UK – The UK government would have to provide a public subsidy of as much as £50bn (€57.6bn) to attract institutional investors to a mooted new hub airport, according to economists commissioned to analyse the airport's commercial viability.

The report commissioned by the parliamentary transport committee found that the cost of building the new airport and its associated infrastructure – estimated to be £70bn before discount factors and compensation – would be "significantly higher" than the £15.6bn eventual value of the asset based on forecast passenger revenues.

Paul Oxley, senior consultant at economics consultancy Oxera, said the result of the commercial viability test indicated investors would be unlikely to go ahead with funding the project because it would not provide sufficient returns.

But he added: "It does not completely rule out participation of institutional investors if there is also some form of government support."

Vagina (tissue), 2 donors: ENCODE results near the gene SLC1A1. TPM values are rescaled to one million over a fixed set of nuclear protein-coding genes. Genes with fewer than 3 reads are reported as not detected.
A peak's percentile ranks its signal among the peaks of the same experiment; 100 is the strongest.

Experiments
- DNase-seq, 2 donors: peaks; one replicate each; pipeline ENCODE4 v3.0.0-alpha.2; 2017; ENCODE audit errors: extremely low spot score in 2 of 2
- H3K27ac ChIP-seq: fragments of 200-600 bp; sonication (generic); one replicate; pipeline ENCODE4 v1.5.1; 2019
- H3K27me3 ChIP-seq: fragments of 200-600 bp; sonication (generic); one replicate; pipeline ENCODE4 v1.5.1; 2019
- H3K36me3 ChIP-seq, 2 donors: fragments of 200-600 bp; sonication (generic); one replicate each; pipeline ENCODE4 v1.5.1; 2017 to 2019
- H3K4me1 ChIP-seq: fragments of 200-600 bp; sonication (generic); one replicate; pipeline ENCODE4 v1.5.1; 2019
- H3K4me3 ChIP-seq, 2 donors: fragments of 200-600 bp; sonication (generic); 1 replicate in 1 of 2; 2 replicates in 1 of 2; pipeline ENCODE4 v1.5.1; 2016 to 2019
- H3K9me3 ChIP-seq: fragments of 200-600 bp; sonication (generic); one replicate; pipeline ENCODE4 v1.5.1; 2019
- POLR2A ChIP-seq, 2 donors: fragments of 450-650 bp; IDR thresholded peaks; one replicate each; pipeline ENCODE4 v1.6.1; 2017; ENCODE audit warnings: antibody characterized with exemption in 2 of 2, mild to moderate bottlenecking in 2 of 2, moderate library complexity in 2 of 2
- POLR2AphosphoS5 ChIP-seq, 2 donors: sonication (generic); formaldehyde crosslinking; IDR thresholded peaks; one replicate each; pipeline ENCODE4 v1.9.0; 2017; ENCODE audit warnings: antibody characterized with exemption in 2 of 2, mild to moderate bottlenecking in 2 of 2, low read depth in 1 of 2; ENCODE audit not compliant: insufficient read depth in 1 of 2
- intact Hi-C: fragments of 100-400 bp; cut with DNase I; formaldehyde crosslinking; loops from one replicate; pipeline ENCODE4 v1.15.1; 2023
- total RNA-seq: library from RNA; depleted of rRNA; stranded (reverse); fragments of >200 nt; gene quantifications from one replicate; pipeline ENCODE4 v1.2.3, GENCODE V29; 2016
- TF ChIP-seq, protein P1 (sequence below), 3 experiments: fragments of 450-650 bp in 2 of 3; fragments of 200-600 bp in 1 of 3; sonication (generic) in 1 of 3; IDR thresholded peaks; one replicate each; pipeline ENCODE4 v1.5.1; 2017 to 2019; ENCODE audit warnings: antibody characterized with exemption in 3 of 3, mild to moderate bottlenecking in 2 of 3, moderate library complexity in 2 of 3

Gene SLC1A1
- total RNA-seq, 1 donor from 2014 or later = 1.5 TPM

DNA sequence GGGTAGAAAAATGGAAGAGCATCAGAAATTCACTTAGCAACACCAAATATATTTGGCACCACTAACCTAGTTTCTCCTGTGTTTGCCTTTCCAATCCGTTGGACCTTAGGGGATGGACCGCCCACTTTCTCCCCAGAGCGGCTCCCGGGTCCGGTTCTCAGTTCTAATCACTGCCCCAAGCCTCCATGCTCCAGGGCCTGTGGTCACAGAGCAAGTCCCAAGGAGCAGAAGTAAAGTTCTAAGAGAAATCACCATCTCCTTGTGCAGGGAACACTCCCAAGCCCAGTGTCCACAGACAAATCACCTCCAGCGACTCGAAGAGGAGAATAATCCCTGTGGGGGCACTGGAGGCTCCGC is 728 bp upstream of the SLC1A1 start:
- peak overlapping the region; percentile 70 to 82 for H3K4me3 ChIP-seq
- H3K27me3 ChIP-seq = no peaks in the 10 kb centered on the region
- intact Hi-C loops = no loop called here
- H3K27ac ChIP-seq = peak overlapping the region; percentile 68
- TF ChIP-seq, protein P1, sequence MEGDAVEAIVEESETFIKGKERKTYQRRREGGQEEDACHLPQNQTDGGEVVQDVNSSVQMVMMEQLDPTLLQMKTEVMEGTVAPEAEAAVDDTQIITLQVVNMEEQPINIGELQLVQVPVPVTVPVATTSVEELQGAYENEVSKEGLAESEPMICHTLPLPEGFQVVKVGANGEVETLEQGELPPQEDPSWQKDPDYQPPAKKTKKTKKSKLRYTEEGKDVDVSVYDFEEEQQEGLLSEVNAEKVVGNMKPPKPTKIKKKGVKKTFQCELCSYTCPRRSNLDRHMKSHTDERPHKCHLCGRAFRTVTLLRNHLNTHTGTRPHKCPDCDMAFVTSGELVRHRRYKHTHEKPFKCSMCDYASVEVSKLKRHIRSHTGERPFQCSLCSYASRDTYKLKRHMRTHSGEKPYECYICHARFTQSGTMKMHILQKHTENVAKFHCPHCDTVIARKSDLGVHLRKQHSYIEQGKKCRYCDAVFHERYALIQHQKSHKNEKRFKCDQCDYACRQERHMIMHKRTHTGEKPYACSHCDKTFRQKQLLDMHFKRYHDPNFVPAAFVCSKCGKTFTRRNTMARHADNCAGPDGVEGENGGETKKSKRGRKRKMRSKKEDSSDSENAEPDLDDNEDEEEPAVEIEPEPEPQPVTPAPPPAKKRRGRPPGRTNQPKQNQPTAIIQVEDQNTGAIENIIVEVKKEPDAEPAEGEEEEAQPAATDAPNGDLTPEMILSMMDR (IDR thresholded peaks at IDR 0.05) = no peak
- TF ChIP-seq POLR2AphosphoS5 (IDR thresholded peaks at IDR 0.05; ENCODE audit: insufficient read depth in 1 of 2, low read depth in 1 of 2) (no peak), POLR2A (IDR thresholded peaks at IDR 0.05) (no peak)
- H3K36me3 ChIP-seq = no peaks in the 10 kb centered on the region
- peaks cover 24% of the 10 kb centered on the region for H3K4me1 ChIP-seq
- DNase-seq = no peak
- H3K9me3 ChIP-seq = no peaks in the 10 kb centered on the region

That support would have to reduce the remaining investment requirement from the £50bn-70bn likely to be required for the investment to £20bn by covering the cost of service access and compensation, which will make up around 60-75% of the total investment cost.

Advising the government on whether to incentivise pension-fund participation is outside consultancy's remit.

However, Oxley said incentives could make economic sense if the airport were to create wider socioeconomic benefits.

According to the report, the government could well justify the subsidy based on a cost-benefit analysis, which uses a lower discount rate of 3.5%, rather than the commercial rate of return used by investors.